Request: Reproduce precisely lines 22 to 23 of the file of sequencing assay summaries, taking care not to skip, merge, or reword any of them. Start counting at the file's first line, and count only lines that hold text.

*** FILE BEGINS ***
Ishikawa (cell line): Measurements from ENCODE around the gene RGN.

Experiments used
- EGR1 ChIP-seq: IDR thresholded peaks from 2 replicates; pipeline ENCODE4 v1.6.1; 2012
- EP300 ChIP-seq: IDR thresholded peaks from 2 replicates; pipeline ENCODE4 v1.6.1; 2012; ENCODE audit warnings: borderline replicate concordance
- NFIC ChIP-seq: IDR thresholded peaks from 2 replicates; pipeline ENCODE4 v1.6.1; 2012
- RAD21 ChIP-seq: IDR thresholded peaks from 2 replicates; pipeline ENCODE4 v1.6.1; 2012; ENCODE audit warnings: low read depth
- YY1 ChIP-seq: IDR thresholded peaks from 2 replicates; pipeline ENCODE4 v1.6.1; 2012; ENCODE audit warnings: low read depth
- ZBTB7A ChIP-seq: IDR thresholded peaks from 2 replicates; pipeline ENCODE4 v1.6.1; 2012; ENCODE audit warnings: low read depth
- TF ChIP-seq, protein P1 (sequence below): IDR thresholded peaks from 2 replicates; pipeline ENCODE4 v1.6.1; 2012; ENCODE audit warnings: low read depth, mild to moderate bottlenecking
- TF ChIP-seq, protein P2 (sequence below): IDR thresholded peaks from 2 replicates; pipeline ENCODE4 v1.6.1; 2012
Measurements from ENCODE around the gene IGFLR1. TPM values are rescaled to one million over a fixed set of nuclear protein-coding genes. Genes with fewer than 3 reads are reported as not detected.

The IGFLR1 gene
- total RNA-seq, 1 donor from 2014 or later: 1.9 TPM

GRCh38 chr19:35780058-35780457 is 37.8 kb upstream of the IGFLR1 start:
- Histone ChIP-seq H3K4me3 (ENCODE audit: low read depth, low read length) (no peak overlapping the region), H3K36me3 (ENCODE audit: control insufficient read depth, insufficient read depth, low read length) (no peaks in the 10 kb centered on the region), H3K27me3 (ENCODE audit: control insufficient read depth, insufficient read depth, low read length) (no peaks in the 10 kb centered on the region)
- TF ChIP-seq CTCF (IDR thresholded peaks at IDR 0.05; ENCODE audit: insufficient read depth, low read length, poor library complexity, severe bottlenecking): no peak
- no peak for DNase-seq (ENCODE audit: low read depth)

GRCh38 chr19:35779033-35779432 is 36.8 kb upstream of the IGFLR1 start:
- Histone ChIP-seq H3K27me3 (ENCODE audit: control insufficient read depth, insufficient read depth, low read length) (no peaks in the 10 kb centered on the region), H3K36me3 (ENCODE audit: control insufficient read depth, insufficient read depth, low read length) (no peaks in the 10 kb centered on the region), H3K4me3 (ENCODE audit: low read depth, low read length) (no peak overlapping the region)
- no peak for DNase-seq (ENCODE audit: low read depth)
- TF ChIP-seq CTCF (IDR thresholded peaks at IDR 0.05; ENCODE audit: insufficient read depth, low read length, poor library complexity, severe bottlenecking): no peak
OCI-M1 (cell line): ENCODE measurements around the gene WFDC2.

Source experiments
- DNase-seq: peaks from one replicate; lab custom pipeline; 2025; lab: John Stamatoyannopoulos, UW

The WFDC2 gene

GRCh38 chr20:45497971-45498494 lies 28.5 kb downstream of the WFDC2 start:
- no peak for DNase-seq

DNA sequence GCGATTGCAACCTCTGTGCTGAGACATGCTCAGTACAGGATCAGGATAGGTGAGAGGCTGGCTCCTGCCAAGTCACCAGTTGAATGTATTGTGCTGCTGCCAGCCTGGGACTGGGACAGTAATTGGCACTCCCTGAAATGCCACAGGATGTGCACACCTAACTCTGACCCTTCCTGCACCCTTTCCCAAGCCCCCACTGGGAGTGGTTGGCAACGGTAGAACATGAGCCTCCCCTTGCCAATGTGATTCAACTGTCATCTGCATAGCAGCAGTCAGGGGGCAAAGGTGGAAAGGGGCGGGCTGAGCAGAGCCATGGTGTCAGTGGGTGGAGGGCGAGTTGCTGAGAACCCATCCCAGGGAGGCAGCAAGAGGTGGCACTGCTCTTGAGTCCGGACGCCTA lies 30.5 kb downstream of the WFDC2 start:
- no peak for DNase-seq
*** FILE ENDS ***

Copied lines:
OCI-M1 (cell line): ENCODE measurements around the gene WFDC2.

Source experiments